Ferguson said that while the city staff is engaged, energetic and dedicated, it’s somewhat overworked. It’s also an older staff with many close to retirement age – meaning the city could lose a lot of knowledge without careful succession planning.

One of the key organizational recommendations was to remove human resources work from the city manager’s job description. Ferguson said the city manager said having the city manager handle human resources, including discipline, is likely not sustainable and perhaps not even appropriate. While she said many recommendations can be implemented as staff and council see fit, she suggested it might be advantageous to implement an HR director sooner than later. Ferguson said human resources departments have evolved from the days of payroll and benefits.

“HR has evolved. It’s the keeper of the culture in an organization,” Ferguson said.

Answering a question from Councillor Dean Girbach, she explained that she saw succession planning as perhaps the most serious vulnerability of the city, and suggested an HR position could help preserve knowledge and retain employees.

Novak is also suggesting the creation of a communications assistant whose job it would be to communicate within the city organization and to the public.

Another series of recommendations involves the creation of a Community Development Department. It would be lead by an assistant city manager/community development director. This department would include planning, permits, code compliance, and the business ambassador’s position. While the money may not yet be there to add positions, Mayor Marl liked the idea of the community development department.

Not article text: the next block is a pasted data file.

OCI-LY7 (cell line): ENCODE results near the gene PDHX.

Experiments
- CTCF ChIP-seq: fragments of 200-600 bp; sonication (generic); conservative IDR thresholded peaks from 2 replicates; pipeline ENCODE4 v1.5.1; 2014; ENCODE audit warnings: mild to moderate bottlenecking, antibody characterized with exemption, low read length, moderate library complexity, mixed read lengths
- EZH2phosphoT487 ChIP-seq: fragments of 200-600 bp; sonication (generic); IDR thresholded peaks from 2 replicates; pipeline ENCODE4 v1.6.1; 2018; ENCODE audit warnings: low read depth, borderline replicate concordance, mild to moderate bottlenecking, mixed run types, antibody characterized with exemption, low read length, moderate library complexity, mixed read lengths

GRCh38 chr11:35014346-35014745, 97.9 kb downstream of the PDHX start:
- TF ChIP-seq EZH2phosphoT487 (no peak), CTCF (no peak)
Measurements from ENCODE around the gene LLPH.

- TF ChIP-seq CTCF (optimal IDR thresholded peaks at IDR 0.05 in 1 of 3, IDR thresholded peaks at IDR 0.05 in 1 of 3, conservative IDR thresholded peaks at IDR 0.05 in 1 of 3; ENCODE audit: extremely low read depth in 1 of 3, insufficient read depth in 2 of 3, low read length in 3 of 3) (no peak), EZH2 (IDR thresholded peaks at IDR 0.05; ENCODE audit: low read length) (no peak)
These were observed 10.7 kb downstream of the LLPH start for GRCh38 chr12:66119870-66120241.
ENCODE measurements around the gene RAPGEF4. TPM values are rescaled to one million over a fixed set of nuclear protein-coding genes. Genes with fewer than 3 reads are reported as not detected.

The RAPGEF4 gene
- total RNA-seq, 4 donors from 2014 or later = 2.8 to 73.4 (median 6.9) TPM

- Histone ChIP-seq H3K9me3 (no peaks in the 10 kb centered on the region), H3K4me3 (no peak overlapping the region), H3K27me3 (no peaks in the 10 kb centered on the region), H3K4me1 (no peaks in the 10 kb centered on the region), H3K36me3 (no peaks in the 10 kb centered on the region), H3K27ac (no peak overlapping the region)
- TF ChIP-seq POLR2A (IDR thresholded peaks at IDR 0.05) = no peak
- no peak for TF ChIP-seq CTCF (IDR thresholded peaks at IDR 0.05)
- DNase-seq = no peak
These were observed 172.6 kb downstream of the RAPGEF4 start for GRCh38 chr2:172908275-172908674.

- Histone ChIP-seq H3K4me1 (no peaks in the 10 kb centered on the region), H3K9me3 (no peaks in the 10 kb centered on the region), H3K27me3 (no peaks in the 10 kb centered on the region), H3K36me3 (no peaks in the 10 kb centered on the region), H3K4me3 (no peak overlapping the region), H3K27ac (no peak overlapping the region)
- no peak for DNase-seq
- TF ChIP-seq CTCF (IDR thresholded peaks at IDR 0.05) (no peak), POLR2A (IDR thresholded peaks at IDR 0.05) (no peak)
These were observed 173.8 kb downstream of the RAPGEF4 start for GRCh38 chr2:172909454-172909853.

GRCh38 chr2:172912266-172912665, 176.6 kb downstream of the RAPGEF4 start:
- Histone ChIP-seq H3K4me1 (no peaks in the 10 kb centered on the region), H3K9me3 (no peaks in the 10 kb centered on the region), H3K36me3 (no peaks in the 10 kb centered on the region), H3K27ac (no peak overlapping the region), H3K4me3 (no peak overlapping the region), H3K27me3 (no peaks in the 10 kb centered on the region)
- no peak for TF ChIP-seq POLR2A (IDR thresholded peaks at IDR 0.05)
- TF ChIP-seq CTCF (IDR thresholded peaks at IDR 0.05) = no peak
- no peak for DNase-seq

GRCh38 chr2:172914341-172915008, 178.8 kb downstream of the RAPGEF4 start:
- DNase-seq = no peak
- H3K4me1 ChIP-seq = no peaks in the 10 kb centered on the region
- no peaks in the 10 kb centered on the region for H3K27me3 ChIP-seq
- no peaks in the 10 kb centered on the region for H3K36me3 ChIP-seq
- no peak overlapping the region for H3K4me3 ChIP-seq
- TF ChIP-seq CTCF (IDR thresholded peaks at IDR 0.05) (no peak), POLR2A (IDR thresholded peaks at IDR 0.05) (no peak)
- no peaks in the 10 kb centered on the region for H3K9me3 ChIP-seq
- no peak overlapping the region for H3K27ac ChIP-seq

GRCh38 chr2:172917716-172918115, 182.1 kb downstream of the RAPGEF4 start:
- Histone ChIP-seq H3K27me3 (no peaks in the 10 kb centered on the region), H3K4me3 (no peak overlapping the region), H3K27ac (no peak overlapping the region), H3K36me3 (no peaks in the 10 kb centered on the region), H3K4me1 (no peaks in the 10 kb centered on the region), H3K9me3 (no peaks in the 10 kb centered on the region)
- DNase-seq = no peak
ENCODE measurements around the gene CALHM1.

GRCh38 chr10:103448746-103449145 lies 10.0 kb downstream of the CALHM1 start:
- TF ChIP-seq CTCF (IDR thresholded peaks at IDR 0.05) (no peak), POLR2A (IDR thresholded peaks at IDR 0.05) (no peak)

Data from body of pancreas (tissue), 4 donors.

“I see everything through the lens of economic development, so the deal of creating a division of government to work in this area appeals to me,” Marl said.

Other recommendations came in the Department of Public Works. First, the engineering position would be moved into the DPW. Novak also recommends creating a DPW Deputy Director and adding a maintenance/mechanic position. Novak also suggests the city should create a formal service level agreement between parks and recreation and the DPW.

The other possible position could be in the parks and recreation department. Ferguson said the department’s workload was at capacity and that adding to their workload would require more employees.

Throughout the departments, Novak recommends facility needs assessments to stay on top of critical infrastructure and maintenance needs.

It appears unlikely this report will have much influence on the current budget deliberations. The budget is typically approved in early June and Mayor Marl, and Councillors Linda TerHaar and Jack Ceo are about to travel to Saline’s sister city, Brecon, Wales.

Tran Longmoore's picture
Tran Longmoore
Tran Longmoore is a veteran community journalist. He is founder and owner of He is co-publisher of The Saline Post weekly newspaper. Email him at [email protected] or call him at 734-272-6294.